After months of waiting, orders for the Apple Watch have finally begun. While interest in the device is high among early adopters and Apple fans, it’s unclear how successful Apple’s first wearable device will be. In a March survey of analysts by Fortune, guesses ranged from 8 million to 41 million units sold in 2015. The company did not disclose sales in an earnings call this week. Still, CEO Tim Cook said he was pleased with the early results. Here are six key Apple executives responsible for everything from the product’s design to the sales plan supporting it.
The Watch is Apple’s first wholly new product since Tim Cook took over as CEO in 2011. At a recent Apple event in Cupertino, Calif., Cook lauded the product as revolutionary. “Apple Watch begins a new chapter in the way we relate to technology and we think our customers are going to love it,” he said. “We can’t wait for people to start wearing Apple Watch to easily access information that matters, to interact with the world, and to live a better day by being more aware of their daily activity than ever before.
Apple Senior Vice President of Retail and Online Sales Angela Ahrendts is responsible for the Apple Watch retail experience, which is vastly different from buying an iPhone or MacBook. Ahrendts moved the Apple Watch to an online-only ordering experience at launch to discourage the line-forming for which Apple releases are famous. “This is a significant change in mindset, and we need your help to make it happen,” read Ahrendts’ memo to Apple Store employees on the strategy switch. “Tell your customers we have more availability online, and show them how easy it is to order. You’ll make their day.”
Apple Senior Vice President of Design Jonathan Ive was responsible for overseeing the design of the new device. Ive recently described the device as “the most personal product” Apple has ever created. “Even now, when the design of the Apple Watch is incredibly mature and has gone through thousands and thousands of hours of evaluation and testing, we’re still working and improving,” Ive said.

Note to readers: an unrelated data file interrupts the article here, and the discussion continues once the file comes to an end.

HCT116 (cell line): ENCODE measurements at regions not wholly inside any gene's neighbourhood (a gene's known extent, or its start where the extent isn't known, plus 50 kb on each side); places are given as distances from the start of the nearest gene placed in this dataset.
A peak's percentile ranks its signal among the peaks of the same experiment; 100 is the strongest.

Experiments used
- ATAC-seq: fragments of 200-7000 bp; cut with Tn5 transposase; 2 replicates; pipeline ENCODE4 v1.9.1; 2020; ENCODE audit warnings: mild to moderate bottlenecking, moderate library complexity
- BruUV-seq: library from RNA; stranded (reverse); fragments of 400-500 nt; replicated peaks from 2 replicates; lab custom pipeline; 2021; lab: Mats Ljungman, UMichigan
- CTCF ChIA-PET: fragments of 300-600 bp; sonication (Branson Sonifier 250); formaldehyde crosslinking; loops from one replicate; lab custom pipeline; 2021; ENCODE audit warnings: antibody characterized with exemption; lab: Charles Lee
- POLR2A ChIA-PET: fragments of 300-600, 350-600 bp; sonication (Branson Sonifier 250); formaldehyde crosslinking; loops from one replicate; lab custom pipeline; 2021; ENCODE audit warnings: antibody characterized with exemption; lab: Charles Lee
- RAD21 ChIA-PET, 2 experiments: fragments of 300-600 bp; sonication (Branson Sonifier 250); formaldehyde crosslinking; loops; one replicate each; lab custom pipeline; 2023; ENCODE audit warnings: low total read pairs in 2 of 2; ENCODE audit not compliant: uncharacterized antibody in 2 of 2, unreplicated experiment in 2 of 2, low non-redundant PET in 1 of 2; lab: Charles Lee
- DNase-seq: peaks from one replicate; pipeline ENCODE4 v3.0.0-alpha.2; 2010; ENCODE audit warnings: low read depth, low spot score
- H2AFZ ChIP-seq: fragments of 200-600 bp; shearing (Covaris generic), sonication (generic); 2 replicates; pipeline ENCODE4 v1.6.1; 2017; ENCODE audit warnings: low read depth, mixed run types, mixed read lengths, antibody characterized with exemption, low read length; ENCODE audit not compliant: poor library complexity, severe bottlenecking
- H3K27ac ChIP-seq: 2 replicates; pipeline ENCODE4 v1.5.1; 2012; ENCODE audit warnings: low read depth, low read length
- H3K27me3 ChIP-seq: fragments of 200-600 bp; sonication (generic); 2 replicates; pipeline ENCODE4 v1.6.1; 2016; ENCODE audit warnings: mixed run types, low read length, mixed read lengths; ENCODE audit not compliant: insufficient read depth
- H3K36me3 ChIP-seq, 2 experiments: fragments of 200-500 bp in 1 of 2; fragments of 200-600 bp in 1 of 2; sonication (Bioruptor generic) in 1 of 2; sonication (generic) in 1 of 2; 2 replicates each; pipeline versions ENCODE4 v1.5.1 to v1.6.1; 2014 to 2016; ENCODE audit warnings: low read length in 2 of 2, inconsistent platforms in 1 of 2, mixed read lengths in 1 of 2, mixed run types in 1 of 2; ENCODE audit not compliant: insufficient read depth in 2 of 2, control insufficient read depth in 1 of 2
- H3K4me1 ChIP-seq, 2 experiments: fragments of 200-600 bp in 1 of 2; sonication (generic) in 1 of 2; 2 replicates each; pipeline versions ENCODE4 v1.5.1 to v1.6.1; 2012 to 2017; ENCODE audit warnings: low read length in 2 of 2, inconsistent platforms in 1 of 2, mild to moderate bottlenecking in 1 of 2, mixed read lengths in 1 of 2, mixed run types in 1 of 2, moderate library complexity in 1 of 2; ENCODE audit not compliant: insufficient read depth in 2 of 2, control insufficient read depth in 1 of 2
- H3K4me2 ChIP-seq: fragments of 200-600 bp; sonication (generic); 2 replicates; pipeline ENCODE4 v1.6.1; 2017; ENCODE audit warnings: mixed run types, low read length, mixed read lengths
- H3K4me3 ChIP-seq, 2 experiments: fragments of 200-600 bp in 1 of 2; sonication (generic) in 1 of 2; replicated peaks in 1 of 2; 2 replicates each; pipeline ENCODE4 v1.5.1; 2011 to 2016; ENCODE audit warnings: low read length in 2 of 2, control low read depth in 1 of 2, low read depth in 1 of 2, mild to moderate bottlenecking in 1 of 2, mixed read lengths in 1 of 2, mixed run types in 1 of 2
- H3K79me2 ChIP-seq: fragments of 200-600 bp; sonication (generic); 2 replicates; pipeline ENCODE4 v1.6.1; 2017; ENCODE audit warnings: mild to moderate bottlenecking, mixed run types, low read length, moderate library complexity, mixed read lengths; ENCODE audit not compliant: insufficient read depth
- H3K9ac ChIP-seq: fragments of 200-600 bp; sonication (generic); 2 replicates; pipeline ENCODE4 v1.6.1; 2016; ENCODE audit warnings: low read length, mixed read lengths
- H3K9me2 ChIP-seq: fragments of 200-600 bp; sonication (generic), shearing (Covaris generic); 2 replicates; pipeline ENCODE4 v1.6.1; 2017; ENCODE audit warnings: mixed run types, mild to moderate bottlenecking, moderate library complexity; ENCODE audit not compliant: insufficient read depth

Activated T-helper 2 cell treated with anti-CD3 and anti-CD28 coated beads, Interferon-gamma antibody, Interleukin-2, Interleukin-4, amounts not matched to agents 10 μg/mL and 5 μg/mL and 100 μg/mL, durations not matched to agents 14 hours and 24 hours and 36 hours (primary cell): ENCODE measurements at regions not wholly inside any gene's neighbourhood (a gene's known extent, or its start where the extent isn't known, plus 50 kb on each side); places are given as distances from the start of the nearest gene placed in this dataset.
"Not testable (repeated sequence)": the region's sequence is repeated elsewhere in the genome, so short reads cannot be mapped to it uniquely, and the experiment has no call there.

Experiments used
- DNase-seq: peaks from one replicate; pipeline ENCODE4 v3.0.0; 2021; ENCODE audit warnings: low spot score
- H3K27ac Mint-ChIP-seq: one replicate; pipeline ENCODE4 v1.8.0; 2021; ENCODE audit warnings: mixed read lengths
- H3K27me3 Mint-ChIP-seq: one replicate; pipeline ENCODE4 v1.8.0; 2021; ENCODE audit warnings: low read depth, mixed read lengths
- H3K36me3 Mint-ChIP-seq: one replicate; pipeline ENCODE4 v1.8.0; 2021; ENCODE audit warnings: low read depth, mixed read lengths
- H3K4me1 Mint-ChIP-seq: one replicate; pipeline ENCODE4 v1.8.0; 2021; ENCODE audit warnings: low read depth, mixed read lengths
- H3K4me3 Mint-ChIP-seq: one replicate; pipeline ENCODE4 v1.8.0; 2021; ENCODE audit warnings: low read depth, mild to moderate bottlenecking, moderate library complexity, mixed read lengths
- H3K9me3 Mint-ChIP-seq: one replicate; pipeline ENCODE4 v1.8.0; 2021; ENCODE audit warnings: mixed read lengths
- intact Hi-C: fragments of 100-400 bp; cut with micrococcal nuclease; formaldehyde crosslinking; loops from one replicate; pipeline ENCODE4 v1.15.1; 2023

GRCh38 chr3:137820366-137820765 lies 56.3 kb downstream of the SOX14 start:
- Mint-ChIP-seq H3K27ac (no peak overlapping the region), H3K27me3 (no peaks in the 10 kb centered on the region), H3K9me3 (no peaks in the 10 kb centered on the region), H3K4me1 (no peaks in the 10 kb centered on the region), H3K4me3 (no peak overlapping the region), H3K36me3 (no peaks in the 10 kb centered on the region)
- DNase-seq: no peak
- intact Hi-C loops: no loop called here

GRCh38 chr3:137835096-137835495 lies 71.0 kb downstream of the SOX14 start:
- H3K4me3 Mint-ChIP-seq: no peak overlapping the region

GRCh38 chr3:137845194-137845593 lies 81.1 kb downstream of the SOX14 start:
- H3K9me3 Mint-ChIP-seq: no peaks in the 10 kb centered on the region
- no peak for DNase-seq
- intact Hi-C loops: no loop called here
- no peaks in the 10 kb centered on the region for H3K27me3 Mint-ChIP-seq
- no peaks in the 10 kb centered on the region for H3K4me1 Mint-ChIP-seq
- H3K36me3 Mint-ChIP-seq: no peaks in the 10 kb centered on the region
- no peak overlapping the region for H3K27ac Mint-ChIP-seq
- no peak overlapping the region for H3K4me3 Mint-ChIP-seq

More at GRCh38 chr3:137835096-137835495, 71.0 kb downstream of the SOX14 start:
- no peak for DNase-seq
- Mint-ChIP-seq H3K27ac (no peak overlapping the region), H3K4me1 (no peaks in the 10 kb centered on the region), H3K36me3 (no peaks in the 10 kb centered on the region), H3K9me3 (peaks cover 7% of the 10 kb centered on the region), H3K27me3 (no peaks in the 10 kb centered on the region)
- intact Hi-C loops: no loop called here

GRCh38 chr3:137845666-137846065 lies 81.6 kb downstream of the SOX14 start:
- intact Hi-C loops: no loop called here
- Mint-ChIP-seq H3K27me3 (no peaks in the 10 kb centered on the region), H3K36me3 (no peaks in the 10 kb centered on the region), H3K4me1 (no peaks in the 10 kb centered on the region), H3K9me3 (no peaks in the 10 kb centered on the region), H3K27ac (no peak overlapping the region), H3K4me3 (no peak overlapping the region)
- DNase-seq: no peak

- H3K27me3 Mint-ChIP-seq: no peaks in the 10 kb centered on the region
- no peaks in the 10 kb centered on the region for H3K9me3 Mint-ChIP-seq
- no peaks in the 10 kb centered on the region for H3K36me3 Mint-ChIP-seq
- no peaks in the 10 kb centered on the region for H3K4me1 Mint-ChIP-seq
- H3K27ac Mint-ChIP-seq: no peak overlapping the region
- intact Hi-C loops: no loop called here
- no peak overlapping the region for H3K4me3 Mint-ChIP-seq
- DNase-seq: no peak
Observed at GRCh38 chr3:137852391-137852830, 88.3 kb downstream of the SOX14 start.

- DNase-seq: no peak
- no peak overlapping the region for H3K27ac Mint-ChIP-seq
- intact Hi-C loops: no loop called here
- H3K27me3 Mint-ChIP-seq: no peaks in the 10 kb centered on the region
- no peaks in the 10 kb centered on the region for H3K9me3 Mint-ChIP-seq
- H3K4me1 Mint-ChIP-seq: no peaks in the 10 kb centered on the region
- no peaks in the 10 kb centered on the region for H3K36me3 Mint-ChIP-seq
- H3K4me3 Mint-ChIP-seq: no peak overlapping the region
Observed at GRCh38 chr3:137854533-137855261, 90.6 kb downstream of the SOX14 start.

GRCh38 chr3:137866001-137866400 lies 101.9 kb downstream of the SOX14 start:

Apple Human Interface Chief Alan Dye (far right) was tasked with designing the Apple Watch’s many faces, from butterflies and jellyfish to Mickey Mouse. “We have a group of people who are really, really super-talented, but they really care,” said Dye of Apple’s design team in a recent interview. “They care about details that a designer might not show in his portfolio because it’s so arcane. And yet getting it right is so critical to the experience.”
Apple Senior Vice President of Worldwide Marketing Phil Schiller has been working hard on ads and commercials meant to convince a perhaps skeptical public they need an Apple Watch. At a recent Apple event, Schiller discussed a software package that will help third-party coders design apps for the new device: “Apple Watch is our most personal device ever, and WatchKit provides the incredible iOS developer community with the tools they need to create exciting new experiences right on your wrist.”
Apple Vice President of Technology Kevin Lynch has been in charge of developing the Apple Watch software ever since joining the company from Adobe in 2013. Said Lynch of the quest to build the Apple Watch in a recent interview: “We’re so connected, kind of ever-presently, with technology now. People are carrying their phones with them and looking at the screen so much . . . people want that level of engagement, but how do we provide it in a way that’s a little more human, a little more in the moment when you’re with somebody?”